Charles A. Webb, Jr., then Halifax's president, testified that, at the time of bidding, he perceived a conflict between the "fixed price level of effort" provisions and the remainder of the contract. Halifax, slip op. at 10. Even after recognizing the facial ambiguity, Webb still made no inquiry to the government representative as to the contract's true nature, as he admitted. Id.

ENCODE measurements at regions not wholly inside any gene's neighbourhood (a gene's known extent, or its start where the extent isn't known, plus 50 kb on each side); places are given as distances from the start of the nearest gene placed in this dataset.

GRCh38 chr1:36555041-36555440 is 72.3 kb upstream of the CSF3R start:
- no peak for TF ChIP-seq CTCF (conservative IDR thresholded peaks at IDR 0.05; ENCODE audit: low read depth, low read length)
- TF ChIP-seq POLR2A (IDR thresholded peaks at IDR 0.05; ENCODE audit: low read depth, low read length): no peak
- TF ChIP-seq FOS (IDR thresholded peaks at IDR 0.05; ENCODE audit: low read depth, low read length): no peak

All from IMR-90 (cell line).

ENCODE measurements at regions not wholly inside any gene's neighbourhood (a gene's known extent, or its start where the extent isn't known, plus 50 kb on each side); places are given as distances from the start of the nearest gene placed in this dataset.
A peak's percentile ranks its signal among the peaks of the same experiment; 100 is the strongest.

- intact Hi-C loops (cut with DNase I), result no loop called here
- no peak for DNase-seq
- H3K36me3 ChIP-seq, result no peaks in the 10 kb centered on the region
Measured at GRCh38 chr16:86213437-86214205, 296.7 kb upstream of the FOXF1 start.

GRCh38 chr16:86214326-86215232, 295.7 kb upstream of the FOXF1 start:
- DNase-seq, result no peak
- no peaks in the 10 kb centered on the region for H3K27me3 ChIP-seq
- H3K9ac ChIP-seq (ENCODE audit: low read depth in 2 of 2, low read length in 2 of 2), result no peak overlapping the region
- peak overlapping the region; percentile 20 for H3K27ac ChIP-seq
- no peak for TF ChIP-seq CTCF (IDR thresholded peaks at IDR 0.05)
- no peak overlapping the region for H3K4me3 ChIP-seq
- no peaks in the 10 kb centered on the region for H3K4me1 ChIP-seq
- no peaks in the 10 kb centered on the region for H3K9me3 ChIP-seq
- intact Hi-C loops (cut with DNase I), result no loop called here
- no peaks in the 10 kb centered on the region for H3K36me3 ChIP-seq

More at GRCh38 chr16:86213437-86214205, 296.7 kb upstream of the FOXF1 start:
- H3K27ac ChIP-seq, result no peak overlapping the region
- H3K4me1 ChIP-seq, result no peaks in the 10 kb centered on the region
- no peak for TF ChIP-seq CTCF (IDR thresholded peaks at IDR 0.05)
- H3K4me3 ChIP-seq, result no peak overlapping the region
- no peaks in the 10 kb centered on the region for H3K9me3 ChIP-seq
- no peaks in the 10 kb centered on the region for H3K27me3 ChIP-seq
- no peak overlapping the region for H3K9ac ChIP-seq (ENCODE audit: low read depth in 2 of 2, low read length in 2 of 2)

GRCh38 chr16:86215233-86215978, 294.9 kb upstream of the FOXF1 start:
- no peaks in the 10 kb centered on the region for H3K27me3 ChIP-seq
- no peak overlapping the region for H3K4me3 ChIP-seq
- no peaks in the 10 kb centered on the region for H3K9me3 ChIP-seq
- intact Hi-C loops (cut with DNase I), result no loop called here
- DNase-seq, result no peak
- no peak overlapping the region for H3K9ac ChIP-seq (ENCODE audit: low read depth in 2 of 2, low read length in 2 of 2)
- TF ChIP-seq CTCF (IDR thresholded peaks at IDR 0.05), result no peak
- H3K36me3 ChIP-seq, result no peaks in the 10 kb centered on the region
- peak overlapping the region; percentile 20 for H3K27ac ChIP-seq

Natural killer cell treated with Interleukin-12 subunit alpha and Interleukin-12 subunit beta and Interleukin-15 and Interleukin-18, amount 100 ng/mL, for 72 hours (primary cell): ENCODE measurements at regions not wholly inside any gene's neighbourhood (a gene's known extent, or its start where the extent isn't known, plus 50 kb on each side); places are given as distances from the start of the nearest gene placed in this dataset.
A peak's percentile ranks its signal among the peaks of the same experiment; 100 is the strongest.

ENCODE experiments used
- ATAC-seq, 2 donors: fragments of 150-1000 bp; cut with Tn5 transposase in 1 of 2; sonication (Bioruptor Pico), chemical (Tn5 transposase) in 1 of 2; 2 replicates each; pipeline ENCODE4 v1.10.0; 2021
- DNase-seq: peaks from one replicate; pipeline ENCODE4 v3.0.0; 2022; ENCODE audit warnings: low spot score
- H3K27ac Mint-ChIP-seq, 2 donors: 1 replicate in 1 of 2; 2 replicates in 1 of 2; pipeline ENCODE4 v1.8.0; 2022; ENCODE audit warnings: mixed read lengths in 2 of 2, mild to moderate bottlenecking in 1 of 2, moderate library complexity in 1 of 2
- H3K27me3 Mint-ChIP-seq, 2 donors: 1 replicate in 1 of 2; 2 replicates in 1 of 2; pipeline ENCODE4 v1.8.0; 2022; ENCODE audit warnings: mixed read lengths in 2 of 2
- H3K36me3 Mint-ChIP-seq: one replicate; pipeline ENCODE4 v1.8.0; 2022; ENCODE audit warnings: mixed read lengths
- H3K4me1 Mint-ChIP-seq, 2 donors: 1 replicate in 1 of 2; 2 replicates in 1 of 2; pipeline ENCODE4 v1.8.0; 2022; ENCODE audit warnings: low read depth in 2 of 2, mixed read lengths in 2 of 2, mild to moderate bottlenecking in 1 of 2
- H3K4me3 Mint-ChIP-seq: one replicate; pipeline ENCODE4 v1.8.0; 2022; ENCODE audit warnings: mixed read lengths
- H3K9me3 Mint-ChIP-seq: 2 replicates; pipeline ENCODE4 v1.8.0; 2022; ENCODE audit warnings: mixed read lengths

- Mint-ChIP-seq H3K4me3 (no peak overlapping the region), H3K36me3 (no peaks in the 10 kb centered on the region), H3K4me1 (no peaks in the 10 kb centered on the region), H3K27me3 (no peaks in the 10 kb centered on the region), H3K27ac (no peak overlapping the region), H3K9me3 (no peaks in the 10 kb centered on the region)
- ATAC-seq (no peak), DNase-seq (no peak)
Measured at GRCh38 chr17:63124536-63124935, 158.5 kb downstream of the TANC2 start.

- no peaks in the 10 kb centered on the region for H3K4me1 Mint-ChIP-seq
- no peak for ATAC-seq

In an attempt to excuse Webb's inaction, Halifax now argues that he was not obligated to make any such inquiries, because " [i]f Webb had sought a clarification prior to submitting a bid, he would have discovered the Government shared his interpretation of the compensation scheme." Appellant's Br. at 17. Inquiries are unnecessary, Halifax contends, if such questioning would not "yield a response that will clarify the Government's intent." Id. (quoting Wright Associates, Inc., ASBCA No. 22492, 79-2 BCA p 14,102 at 69,379 (1979)). In light of the government's conduct during the execution of the contract, Halifax speculates that had it inquired, the government representative would have responded that he too thought the contract was a "firm fixed price" contract. This is far from clear on the record, and certainly the Board did not so find. However, determining whether such conjecture was proven on this record ultimately requires a factual finding which falls outside the province of an appeals court. Hayes v. Department of Navy, 727 F.2d 1535, 1537 (Fed. Cir. 1984) ("No appellate court has the institutional competence or authority to find facts....").